The relationship between an agent (i.e., an independently decision-making entity) and its environment is the central tenet of an ecological approach to human movement. Displacement, and subsequently distance regulation, is one of the fundamental aspects of human movement. Distance needs to be regulated to avoid collision (e.g., in traffic), find a route in a complex environment (e.g., in crowd navigation) or perform coordinated behavior (e.g., in sports). In such social settings, perhaps the most prominent aspect of the environment are the other agents. Therefore, we study how collision avoidance is achieved when multiple walkers cross their trajectories. Previously it was shown that the locomotor trajectories in pairwise interactions emerge through an avoidance of risk of collision. The reciprocal interactions between these agents make the behavior complex. Moreover, many common daily life interactions encompass more than two agents, exponentially increasing the complexity. Based on animal models, it has been argued that coordination results from micro-level interactions based on simple behavioral rules which in turn lead to complex macro patterns (cf., flocking birds, schooling fish or marching on a suspension bridge). For human-to-human interactions, coordination additionally incorporates a social aspect depending on the specific situation (e.g., attractiveness of another agent). Currently, we are researching how inter-agent coordination emerges when multiple (n > 2) agents are interacting. Each agent's contribution to the inter-agent distance metrics are used to characterize the interactions. This work has implications for understanding how coordination emerges in multi-agent systems as for example crowds of people or sport teams.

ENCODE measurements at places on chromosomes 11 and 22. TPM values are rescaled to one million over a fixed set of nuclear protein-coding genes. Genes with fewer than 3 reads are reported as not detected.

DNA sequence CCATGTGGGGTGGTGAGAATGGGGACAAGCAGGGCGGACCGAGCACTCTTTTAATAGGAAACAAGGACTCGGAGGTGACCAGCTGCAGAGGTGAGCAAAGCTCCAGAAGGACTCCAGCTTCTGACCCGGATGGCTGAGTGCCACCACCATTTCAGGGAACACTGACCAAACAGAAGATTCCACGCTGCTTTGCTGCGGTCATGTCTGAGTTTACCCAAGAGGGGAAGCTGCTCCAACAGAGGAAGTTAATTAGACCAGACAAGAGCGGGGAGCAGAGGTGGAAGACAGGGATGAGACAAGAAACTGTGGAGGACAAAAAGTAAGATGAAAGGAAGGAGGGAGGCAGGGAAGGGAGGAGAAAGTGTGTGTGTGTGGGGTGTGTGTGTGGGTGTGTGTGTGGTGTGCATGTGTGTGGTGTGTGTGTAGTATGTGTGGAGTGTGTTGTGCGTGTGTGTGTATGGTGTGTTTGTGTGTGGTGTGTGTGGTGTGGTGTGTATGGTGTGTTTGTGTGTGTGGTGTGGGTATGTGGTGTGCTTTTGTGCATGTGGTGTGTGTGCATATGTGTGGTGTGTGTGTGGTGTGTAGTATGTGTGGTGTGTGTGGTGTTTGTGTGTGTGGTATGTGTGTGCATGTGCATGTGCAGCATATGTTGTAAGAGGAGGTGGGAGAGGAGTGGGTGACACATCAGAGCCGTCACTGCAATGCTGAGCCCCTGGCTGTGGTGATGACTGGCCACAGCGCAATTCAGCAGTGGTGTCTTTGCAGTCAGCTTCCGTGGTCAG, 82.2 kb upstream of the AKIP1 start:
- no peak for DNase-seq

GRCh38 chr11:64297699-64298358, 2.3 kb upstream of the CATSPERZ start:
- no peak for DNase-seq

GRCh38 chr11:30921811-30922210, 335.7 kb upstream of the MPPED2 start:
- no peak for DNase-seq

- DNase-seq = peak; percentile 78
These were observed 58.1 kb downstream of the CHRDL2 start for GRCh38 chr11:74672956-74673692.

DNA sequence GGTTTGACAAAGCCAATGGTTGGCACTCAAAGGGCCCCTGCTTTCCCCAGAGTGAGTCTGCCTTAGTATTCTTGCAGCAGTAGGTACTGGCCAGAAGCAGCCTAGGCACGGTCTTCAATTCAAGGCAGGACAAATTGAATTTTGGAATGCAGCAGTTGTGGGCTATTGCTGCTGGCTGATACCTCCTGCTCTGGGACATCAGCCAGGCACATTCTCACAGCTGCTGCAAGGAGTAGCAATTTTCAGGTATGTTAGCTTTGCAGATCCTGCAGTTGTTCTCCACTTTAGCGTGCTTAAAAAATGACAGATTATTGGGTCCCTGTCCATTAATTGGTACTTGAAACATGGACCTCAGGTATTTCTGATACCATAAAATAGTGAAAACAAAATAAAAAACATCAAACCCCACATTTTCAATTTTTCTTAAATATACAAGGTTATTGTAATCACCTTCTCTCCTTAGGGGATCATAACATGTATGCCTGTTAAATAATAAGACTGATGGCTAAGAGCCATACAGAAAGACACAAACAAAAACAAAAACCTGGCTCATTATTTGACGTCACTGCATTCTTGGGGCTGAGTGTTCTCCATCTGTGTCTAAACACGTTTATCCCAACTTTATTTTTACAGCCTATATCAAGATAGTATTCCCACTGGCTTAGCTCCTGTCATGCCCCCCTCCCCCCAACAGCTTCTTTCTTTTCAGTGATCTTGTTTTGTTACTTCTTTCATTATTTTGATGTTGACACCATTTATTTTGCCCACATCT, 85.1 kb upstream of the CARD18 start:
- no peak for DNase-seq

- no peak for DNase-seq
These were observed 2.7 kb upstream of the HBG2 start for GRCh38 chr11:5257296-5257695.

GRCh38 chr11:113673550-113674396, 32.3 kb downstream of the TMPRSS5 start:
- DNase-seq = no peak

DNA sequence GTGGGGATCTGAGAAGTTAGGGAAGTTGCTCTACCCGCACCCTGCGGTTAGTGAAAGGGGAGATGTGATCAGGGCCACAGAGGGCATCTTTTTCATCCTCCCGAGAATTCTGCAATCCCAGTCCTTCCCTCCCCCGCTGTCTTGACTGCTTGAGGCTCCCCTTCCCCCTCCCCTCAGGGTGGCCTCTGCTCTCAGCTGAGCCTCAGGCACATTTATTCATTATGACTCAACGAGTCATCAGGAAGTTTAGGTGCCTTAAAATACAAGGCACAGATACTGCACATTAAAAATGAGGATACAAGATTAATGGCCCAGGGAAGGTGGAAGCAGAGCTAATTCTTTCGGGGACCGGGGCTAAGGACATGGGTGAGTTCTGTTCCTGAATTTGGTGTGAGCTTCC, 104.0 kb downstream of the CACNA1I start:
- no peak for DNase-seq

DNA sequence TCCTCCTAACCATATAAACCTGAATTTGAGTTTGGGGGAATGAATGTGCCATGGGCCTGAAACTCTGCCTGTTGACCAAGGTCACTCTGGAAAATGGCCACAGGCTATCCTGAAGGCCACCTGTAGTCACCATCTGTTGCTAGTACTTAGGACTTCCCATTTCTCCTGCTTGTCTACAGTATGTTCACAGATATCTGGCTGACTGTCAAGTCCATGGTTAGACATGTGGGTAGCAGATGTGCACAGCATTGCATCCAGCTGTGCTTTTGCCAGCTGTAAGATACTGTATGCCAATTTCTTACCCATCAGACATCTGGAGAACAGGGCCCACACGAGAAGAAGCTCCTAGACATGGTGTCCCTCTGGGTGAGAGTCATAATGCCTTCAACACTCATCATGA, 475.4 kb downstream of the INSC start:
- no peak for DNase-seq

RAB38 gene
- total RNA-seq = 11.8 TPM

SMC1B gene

15:20 - 15:50
    Coffee break

    15:50 - 16:30
    Title to be communicated
    Marc Christie, IRISA, University of Rennes 1
    Abstract to be communicated.

    16:30 - 17:00
    Interaction-based Human Motion Analysis
    Yijun Shen, Northumbria University, Newcastle
    (joint work with: H.P.H. Shum, E.S.L. Ho)
    Traditional methods for motion analysis consider features from individual characters. However, the contextual meaning of many motions is defined by the interaction between characters. There is little success in adapting interaction-based features in evaluating interaction difference, as they are either topologically different across interactions or high dimensional. In our work, we propose a new unified framework for motion retrieval and analysis from the interaction point of view. We adapt the Earth Mover’s Distance to optimally match interaction features of different topology, which allows us to compare different classes of interactions and discover their intrinsic semantic similarity.
    We construct a comprehensive kick-boxing interaction database that is open for public for research benchmark. Experimental results show that our method outperforms existing research and aligns better with human perceived interaction similarity.

    Post DGD16 publications

    A special issue of Optimization Letters (OPTL, Springer) will collect short papers on the topics related to the DGD16. The special issue will be co-edited by the co-presidents of DGD16 committee. The call for papers can be downloaded here. All accepted papers will be published online individually, before print publication. The editorial system will be ready soon to accept submissions.

    Previous DG events

    DIMACS Workshop on Distance Geometry: Theory and Applications (DGTA16)
    Rutgers University, New Jersey, USA. F. Alizadeh and L. Liberti co-Chairs. August 2016.
    Many Faces of Distances (MFD14)
    Campinas, São Paulo, Brazil. C. Lavor and M. Ferer co-Chairs. October 2014.
    Workshop on Distance Geometry and Applications (DGA13)
    Manaus, Amazonas, Brazil. N. Maculan General Chair. June 2013.

    DGD16 Chair

    Antonio Mucherino, IRISA/INRIA and University of Rennes 1.

    DGD16 Presidents of Scientific Committee

    Antonio Mucherino, IRISA/INRIA and University of Rennes 1.
    Carlile Lavor, IMECC-UNICAMP, Campinas, São Paulo.

    Scientific Committee

    Ludovic Hoyet, INRIA Rennes Davide Frey, INRIA Rennes Sylvain Collange, INRIA Rennes Jérémy Omer, INSA, Rennes Rosa Figueiredo, University of Avignon Thérèse Malliavin, Institut Pasteur, Paris Franck Multon, University of Rennes 2